So he reads her as well as she reads him. She thought he did, but it's nice to be sure. She can't help the smile that curves across her lips.

And she can't help but be delighted when his mouth softens just a bit in response to her smile.

Later, she takes him tea in his room again. Just like before, she prepares it in front of him.

Just like before, the tea's an excuse.

"Well, whatever we think of the idea, I don't think it's a good reason to stop talking to Okon," she says.

He lifts his cup to his lips, takes a deep sip. "And you propose...?"

"I have no idea. We can't exactly make them talk to each other. I guess I should talk to Omasu. I'm not sure why she's still so mad, anyway."

Aoshi-sama raises an eyebrow. Then he says, coolly, "You are quicker to forgive than most."

"You make it sound like a bad thing." That gives her pause. She poors him another cup, then asks, "It's not, is it?"

"Not often," he says. But his gaze has gone distant. He's thinking of something else, some other place or time.

Misao gets the sinking feeling that he's thinking back on the things he's done, the way he's hurt the family, and the fact that she forgave him for it. That she could still love him through all of it, that she still loves him now.

So she asks: "So was it just me or were you shadowing me today?"

"Aa," he replies.


But he shakes his head once. Apparently, he's still thinking something over.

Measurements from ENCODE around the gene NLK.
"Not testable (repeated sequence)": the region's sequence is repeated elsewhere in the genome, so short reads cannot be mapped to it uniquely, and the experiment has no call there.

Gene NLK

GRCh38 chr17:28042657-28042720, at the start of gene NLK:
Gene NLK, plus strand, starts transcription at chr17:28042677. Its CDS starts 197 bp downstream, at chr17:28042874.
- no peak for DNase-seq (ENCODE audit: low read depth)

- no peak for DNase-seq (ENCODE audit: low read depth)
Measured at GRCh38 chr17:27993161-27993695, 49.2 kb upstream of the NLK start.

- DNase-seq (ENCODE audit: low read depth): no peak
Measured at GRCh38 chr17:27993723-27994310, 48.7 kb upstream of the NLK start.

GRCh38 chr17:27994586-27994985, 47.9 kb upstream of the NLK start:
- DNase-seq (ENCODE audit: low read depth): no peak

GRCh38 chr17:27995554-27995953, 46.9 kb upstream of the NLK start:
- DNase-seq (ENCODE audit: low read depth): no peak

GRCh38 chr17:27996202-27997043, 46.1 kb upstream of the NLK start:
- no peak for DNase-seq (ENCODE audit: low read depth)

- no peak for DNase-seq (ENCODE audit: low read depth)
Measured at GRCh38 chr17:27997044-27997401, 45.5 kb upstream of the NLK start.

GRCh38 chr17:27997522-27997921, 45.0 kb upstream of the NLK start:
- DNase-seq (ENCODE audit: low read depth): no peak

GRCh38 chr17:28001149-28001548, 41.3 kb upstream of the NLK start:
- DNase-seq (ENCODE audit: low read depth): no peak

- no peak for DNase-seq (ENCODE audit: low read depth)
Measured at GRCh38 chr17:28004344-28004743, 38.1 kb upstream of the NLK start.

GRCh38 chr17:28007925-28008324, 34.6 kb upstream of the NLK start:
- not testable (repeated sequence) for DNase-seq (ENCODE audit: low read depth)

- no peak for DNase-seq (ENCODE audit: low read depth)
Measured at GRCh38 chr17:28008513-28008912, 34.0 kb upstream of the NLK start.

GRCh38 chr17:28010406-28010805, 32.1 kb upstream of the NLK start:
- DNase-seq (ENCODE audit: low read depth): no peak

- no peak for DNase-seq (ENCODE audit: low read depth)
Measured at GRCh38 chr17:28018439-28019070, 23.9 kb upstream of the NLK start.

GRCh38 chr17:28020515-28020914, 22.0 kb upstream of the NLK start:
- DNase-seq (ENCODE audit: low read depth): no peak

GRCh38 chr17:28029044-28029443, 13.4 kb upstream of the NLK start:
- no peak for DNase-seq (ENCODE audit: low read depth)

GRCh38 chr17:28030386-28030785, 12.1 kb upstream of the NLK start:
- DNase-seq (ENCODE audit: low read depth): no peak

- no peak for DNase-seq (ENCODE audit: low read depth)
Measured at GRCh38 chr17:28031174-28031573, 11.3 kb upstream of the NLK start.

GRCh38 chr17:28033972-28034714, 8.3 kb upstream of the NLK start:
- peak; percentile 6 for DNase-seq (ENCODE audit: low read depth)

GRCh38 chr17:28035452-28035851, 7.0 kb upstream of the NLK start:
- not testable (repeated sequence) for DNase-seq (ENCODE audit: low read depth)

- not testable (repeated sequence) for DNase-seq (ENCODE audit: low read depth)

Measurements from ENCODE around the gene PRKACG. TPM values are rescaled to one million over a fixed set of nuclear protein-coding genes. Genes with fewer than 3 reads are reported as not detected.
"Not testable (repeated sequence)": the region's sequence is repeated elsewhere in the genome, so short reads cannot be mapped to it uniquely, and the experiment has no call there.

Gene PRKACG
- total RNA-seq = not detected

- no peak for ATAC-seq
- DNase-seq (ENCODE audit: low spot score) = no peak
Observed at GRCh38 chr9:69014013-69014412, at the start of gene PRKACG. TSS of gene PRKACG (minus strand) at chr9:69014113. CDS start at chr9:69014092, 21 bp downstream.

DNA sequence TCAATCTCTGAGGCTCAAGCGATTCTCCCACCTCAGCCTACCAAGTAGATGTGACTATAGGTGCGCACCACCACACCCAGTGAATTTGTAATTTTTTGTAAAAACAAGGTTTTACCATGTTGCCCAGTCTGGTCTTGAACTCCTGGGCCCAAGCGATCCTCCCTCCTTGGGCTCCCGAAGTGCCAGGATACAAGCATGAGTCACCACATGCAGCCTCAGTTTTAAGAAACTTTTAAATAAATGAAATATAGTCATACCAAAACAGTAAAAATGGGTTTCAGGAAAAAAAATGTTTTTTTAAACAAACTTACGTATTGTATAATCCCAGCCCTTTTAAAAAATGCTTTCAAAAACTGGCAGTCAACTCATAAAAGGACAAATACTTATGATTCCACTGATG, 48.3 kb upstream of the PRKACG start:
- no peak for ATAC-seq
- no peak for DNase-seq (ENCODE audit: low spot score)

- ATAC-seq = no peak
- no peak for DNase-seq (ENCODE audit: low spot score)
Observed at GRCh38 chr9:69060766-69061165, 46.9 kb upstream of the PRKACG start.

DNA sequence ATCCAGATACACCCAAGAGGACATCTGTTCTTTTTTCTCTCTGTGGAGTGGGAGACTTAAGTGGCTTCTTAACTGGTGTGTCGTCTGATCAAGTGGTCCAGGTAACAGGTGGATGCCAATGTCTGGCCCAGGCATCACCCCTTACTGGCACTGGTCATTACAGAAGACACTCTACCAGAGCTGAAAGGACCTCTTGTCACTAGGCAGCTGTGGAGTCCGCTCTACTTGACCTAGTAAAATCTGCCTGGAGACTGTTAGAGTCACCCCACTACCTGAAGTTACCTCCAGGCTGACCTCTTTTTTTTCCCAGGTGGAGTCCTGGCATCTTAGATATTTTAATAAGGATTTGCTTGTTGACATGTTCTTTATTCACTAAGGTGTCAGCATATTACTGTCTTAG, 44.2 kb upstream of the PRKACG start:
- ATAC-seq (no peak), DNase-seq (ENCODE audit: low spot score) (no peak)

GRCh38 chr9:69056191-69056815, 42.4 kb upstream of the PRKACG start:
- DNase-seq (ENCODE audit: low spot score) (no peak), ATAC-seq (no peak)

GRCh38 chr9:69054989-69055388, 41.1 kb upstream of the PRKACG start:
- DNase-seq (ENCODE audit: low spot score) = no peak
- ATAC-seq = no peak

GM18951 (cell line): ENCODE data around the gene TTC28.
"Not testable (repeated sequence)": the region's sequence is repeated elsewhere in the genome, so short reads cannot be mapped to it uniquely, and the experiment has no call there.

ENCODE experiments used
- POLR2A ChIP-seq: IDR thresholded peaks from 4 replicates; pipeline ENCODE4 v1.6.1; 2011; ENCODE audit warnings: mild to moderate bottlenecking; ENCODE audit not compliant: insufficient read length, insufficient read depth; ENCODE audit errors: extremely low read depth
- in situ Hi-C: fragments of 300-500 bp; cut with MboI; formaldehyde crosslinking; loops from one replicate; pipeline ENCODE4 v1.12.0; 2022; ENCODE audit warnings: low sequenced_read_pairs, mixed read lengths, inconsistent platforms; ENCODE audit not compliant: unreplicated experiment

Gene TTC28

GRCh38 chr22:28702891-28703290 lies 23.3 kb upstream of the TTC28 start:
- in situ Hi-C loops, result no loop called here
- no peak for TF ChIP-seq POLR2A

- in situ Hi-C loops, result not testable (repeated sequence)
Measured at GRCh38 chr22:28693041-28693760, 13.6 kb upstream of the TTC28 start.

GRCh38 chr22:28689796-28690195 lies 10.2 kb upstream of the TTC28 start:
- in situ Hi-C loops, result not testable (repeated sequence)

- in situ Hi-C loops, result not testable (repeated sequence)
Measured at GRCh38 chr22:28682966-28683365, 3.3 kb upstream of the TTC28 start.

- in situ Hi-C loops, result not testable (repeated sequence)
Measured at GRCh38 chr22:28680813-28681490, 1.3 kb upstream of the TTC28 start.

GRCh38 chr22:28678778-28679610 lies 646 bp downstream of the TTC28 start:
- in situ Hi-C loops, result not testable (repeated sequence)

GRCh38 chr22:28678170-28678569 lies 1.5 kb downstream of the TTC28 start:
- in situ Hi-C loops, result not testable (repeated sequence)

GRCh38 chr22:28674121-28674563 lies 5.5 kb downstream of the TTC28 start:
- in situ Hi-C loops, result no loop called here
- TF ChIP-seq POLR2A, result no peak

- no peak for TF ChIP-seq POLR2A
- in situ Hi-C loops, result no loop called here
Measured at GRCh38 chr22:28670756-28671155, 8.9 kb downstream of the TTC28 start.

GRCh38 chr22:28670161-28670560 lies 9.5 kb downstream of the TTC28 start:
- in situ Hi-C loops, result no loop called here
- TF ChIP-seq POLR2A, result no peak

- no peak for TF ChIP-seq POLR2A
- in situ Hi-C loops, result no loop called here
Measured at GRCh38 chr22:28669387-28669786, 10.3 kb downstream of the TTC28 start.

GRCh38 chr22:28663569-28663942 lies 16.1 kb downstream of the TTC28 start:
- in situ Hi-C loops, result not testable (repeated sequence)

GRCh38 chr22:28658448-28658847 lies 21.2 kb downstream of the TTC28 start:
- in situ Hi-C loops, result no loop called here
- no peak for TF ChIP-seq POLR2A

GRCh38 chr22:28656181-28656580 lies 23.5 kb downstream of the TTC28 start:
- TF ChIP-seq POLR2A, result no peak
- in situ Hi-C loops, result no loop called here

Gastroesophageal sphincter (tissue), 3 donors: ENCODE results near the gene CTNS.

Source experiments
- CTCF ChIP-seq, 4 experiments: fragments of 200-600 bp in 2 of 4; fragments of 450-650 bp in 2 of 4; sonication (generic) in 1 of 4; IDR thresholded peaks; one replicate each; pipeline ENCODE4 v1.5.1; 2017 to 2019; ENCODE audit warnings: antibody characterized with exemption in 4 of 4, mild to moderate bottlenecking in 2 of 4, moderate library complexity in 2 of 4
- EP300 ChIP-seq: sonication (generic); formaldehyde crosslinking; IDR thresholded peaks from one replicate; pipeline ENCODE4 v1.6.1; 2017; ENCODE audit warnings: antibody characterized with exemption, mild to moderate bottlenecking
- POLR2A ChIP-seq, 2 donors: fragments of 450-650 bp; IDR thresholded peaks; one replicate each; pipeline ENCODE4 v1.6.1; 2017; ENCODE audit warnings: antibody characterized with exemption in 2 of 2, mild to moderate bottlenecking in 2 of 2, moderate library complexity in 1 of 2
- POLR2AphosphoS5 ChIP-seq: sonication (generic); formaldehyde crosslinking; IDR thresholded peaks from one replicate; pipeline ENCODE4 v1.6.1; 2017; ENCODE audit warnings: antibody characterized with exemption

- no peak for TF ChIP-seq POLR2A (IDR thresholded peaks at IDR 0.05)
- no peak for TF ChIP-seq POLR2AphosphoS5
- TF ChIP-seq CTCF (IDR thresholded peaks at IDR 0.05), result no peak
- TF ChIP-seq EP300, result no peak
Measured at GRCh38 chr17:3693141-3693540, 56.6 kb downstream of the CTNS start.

So she gathers her things and leaves again. This time, she can feel him watching her go; his gaze burns along her skin, leaves her cheeks pink and her heart trembling in her chest.

The next day, someone leaves a bolt of silk for her with Omasu. It's bright, shimmering blue with embroidered with roiling waves at the bottom and seagulls along the top, where the shoulders would be if someone sewed it into a kimono. Misao can't help running her hands over the silk, eager to start sewing, even if she can't wear it in winter.

Omasu seems to like it, too. She runs her fingertips over the bolt of cloth and smiles at Misao.

"Who sent that?" Okon asks upon seeing it.

"Our usual silk merchant's son delivered it," Omasu says, automatically answering Okon. "Someone bought it for our Misao-chan and didn't leave a name."

"Hmph. I knew he'd come around," Okon says, and Omasu rolls her eyes.

"I don't think it was Aoshi-sama," Misao says. He's never been interested in extravagant gifts — either giving them or receiving them. And he'd been watching her all day; when would he have had time to purchase her silk?

But it's good to see Omasu and Okon talking again.

Sorry it took me so long to get this chapter out; unfortunately I think I'm kind of in a corner in Breathe+Blow (though I may not be). It should hopefully be out within the next week.

Interestingly enough the doc manager removed my previous changes. So here's the chapter as it was supposed to appear.